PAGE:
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class node{
  unsigned long long int value;
  int index;

bool comp2(node& a,node& b){
  if(a.value < b.value) { return true; }
  return false;

vector <node*>llist,rlist;

Above code was giving me some weired error that is too in some other lines(places latter in code), but when i changed comp2 function to following all error disappeared .

bool comp2(node* a,node* b){
  assert(a && b && "comp2 - null argument");
  if(a->value < b->value){ return true; }
  return false;

Any rationale on this ?

ERROR:/usr/include/c++/4.4/bits/stl_algo.h|124|error: invalid initialization of reference of type ‘node&’ from expression of type ‘node* const’|

If this(bellow) works then above should also work

using namespace std;

void rep(int& a,int& b){

int c;


int main(void){

int a=3,b=4;

cout<<a<<" "<<b;
return 0;
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What exactly is the "weird error"? –  Oliver Charlesworth Jan 15 '11 at 18:10
@gtk.pro: I took the liberty to refactor (tidy up the formatting, cleaned up the methods). –  Matthieu M. Jan 15 '11 at 18:16
@Matthieu: you no doubt made the code better but IMHO it would have been even better had you left the code as-is and posted your refactorings as an answer (yes, off-topic, but such corrections are generally accepted). This gives you the chance to explain why you make the refactorings. –  Konrad Rudolph Jan 15 '11 at 18:19
@Konrad: true... but then others would have had to trudge through it (and I am being lazy tonight, week-end effect). –  Matthieu M. Jan 15 '11 at 18:23
@Matthieu M: You confused me with your formating what does assert() function mean. –  user553947 Jan 15 '11 at 18:28

3 Answers 3

up vote 5 down vote accepted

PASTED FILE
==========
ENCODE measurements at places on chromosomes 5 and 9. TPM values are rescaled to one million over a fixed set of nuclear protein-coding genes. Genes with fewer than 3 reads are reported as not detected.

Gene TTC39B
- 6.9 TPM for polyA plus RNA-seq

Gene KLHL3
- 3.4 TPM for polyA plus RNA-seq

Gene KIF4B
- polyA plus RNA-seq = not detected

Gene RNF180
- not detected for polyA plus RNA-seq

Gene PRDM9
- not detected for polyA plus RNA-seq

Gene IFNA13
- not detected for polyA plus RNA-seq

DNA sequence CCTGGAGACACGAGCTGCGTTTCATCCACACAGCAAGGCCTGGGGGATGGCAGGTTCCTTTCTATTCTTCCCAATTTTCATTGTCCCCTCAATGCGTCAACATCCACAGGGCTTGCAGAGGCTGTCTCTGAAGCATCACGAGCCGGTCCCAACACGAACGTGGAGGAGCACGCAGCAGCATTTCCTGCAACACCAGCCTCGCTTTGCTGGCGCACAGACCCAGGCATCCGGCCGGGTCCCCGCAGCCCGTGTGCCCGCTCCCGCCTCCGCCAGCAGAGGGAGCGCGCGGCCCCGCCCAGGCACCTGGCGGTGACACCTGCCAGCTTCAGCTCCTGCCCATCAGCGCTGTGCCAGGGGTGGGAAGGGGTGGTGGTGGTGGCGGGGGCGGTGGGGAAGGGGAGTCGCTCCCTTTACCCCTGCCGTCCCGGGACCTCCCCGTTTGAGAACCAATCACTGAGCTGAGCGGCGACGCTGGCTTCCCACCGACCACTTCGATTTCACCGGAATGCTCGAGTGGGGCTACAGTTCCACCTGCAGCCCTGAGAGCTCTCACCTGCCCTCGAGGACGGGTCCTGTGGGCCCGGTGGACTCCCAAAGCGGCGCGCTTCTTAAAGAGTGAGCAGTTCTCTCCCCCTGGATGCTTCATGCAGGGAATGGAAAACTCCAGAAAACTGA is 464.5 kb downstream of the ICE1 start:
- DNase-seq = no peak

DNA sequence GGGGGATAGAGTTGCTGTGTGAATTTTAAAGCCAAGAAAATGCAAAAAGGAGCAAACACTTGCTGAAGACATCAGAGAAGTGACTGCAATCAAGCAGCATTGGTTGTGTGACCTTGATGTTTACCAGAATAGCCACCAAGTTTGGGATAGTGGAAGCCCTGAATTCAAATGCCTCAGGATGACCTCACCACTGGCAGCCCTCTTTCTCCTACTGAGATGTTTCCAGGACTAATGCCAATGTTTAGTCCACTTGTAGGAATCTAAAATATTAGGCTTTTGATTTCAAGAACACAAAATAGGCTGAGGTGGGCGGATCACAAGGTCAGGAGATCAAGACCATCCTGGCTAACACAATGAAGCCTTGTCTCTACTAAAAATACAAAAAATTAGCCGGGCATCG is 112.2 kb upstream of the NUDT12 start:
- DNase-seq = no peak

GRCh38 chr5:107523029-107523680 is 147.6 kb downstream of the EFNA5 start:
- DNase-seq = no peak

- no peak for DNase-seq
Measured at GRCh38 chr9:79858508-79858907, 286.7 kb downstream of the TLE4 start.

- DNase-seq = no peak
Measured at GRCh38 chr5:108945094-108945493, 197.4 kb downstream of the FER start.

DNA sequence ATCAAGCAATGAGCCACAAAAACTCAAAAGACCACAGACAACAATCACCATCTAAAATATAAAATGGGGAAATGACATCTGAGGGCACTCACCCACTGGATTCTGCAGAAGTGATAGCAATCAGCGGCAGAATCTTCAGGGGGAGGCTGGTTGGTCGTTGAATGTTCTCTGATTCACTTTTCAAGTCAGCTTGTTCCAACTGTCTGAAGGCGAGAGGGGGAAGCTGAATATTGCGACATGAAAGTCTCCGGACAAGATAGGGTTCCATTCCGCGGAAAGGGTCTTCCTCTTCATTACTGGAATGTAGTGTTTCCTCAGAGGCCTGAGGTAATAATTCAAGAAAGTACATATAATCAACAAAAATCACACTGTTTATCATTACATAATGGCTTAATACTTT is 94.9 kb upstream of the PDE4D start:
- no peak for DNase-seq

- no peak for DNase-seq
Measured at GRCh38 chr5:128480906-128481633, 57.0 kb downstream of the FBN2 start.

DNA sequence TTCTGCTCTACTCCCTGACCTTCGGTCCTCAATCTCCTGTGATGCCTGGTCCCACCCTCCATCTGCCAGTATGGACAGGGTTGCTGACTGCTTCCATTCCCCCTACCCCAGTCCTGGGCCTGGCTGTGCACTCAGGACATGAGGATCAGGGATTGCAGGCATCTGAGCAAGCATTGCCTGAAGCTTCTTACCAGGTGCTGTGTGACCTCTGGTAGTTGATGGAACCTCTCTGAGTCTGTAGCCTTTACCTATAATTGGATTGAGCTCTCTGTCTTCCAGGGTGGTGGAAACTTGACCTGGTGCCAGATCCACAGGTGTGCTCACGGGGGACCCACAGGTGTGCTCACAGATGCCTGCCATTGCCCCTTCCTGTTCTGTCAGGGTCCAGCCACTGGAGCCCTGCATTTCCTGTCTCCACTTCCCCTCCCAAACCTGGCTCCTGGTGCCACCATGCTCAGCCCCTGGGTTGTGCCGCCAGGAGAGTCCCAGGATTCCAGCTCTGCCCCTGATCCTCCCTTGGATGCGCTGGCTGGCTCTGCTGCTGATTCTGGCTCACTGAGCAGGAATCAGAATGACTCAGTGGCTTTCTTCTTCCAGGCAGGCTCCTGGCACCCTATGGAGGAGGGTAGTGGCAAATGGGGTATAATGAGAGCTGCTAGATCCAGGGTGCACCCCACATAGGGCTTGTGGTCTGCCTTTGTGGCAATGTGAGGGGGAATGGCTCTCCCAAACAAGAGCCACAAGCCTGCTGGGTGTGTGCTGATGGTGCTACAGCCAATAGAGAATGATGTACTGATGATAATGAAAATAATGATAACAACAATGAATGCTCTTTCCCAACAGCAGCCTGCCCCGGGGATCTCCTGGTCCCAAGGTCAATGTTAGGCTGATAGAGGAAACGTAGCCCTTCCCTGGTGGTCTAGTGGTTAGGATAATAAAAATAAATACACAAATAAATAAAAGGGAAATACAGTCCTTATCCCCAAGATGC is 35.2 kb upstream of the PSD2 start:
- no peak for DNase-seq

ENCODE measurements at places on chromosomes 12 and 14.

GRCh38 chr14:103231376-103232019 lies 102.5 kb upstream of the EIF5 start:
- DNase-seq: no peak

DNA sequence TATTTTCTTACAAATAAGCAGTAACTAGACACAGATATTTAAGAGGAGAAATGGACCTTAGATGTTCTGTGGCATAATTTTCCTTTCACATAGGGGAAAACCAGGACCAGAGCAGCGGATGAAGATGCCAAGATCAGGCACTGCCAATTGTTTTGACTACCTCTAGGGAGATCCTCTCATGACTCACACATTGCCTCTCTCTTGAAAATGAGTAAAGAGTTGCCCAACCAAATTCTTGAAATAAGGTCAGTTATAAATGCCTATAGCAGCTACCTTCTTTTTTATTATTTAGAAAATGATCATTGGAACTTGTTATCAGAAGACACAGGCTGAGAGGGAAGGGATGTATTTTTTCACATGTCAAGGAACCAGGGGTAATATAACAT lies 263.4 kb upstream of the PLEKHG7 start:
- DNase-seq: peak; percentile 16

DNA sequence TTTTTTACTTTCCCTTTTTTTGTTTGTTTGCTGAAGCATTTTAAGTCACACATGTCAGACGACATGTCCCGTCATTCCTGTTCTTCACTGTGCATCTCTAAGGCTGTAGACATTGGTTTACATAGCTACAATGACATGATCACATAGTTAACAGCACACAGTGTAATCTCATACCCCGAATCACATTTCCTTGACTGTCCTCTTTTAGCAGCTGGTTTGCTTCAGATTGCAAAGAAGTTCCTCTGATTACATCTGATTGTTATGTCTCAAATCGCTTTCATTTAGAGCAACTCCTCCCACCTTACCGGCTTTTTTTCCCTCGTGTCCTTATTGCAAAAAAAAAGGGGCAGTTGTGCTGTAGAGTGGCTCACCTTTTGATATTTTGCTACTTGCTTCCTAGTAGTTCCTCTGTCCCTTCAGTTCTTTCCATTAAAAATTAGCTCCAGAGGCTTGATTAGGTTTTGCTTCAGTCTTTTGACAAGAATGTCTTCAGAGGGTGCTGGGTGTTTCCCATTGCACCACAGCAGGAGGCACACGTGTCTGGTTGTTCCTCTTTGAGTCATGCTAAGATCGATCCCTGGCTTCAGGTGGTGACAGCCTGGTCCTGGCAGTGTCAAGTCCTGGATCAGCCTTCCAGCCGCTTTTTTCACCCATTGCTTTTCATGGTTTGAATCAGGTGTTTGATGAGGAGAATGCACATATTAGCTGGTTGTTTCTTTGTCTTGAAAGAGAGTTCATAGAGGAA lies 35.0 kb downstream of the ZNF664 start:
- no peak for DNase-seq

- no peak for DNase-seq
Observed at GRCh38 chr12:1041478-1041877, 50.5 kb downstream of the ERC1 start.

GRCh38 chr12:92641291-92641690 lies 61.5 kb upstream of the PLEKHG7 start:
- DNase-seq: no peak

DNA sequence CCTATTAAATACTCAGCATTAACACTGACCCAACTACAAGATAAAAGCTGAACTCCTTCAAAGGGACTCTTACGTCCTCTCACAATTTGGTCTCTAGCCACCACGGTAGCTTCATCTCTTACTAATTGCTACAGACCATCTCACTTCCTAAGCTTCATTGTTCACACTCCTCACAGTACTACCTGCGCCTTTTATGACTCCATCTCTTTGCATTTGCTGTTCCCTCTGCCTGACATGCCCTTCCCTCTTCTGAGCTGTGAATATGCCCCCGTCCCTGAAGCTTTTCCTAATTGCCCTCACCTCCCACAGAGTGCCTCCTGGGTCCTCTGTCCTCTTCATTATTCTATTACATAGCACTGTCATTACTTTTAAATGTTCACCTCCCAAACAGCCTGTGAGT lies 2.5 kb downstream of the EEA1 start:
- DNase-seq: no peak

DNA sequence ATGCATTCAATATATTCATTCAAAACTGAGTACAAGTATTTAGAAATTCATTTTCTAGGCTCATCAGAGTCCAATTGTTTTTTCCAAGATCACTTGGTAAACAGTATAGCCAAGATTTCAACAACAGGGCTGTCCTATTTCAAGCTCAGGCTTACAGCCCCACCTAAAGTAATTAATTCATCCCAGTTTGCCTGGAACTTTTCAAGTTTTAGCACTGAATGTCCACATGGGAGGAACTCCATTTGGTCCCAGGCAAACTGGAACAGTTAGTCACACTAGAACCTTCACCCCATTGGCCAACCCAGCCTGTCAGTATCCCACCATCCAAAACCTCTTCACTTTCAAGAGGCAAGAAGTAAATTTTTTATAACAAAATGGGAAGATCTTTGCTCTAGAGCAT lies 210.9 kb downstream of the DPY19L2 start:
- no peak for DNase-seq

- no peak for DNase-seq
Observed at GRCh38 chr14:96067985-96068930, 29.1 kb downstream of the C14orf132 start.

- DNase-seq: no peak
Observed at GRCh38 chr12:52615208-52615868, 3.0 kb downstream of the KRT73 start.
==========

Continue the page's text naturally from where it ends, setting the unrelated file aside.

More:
You have defined a std::vector of node *. Therefore, all the elements are node *, and all operations that the vector performs will be on node *. You can't give sort a comparison function of a different type.

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but I have heard somewhere that using type& a in function definition you don't have to use *a every where in function you can simply use a (meaning same as *a) –  user553947 Jan 15 '11 at 18:20
@gkt: I'm afraid you heard wrong! Whilst references and pointers serve fairly similar purposes, they aren't interchangeable. –  Oliver Charlesworth Jan 15 '11 at 18:30
take a look at the new program that i have added at the end of my question. –  user553947 Jan 15 '11 at 18:42
@gkt: I'm not sure I understand what that new program has to do with anything! –  Oliver Charlesworth Jan 15 '11 at 18:44

The rational is that your vector contains values of type node*, so the comparison functions needs to compare values of type node*.

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What you probably meant to say in the first place was vector<node>. If you wanted pointers to nodes, then the second comparison function is reasonable.

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